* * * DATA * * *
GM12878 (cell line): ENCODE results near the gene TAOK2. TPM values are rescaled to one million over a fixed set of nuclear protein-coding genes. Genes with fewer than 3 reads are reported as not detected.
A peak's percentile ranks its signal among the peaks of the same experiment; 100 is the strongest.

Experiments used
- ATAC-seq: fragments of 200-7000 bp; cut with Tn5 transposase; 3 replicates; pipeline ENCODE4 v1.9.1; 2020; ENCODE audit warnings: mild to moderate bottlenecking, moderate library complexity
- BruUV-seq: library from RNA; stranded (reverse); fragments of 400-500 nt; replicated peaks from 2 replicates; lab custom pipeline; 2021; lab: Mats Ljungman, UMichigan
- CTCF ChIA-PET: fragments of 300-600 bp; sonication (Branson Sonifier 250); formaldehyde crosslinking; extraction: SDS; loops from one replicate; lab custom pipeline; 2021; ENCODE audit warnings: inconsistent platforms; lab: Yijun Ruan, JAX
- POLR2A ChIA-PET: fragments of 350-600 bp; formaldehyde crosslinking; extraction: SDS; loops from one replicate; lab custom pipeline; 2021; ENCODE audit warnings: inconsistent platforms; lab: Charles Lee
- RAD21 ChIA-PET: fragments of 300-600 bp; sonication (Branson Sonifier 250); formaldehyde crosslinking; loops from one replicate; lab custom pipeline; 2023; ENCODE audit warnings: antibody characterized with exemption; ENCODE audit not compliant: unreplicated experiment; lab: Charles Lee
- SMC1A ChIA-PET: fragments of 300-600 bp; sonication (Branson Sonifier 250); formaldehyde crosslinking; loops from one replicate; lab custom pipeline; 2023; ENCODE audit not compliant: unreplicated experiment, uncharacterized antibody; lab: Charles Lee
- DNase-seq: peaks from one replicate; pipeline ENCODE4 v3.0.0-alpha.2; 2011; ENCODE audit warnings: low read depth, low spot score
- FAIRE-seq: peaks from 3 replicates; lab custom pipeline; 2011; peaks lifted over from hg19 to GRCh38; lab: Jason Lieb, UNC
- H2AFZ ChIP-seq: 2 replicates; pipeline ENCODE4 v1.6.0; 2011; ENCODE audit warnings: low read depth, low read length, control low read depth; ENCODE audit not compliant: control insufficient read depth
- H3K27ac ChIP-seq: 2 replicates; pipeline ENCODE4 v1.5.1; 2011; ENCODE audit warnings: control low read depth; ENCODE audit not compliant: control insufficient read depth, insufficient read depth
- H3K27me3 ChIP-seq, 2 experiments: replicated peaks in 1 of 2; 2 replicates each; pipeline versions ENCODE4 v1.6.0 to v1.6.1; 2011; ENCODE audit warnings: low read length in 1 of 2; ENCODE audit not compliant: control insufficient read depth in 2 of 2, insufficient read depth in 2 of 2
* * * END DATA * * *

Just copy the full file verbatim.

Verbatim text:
GM12878 (cell line): ENCODE results near the gene TAOK2. TPM values are rescaled to one million over a fixed set of nuclear protein-coding genes. Genes with fewer than 3 reads are reported as not detected.
A peak's percentile ranks its signal among the peaks of the same experiment; 100 is the strongest.

Experiments used
- ATAC-seq: fragments of 200-7000 bp; cut with Tn5 transposase; 3 replicates; pipeline ENCODE4 v1.9.1; 2020; ENCODE audit warnings: mild to moderate bottlenecking, moderate library complexity
- BruUV-seq: library from RNA; stranded (reverse); fragments of 400-500 nt; replicated peaks from 2 replicates; lab custom pipeline; 2021; lab: Mats Ljungman, UMichigan
- CTCF ChIA-PET: fragments of 300-600 bp; sonication (Branson Sonifier 250); formaldehyde crosslinking; extraction: SDS; loops from one replicate; lab custom pipeline; 2021; ENCODE audit warnings: inconsistent platforms; lab: Yijun Ruan, JAX
- POLR2A ChIA-PET: fragments of 350-600 bp; formaldehyde crosslinking; extraction: SDS; loops from one replicate; lab custom pipeline; 2021; ENCODE audit warnings: inconsistent platforms; lab: Charles Lee
- RAD21 ChIA-PET: fragments of 300-600 bp; sonication (Branson Sonifier 250); formaldehyde crosslinking; loops from one replicate; lab custom pipeline; 2023; ENCODE audit warnings: antibody characterized with exemption; ENCODE audit not compliant: unreplicated experiment; lab: Charles Lee
- SMC1A ChIA-PET: fragments of 300-600 bp; sonication (Branson Sonifier 250); formaldehyde crosslinking; loops from one replicate; lab custom pipeline; 2023; ENCODE audit not compliant: unreplicated experiment, uncharacterized antibody; lab: Charles Lee
- DNase-seq: peaks from one replicate; pipeline ENCODE4 v3.0.0-alpha.2; 2011; ENCODE audit warnings: low read depth, low spot score
- FAIRE-seq: peaks from 3 replicates; lab custom pipeline; 2011; peaks lifted over from hg19 to GRCh38; lab: Jason Lieb, UNC
- H2AFZ ChIP-seq: 2 replicates; pipeline ENCODE4 v1.6.0; 2011; ENCODE audit warnings: low read depth, low read length, control low read depth; ENCODE audit not compliant: control insufficient read depth
- H3K27ac ChIP-seq: 2 replicates; pipeline ENCODE4 v1.5.1; 2011; ENCODE audit warnings: control low read depth; ENCODE audit not compliant: control insufficient read depth, insufficient read depth
- H3K27me3 ChIP-seq, 2 experiments: replicated peaks in 1 of 2; 2 replicates each; pipeline versions ENCODE4 v1.6.0 to v1.6.1; 2011; ENCODE audit warnings: low read length in 1 of 2; ENCODE audit not compliant: control insufficient read depth in 2 of 2, insufficient read depth in 2 of 2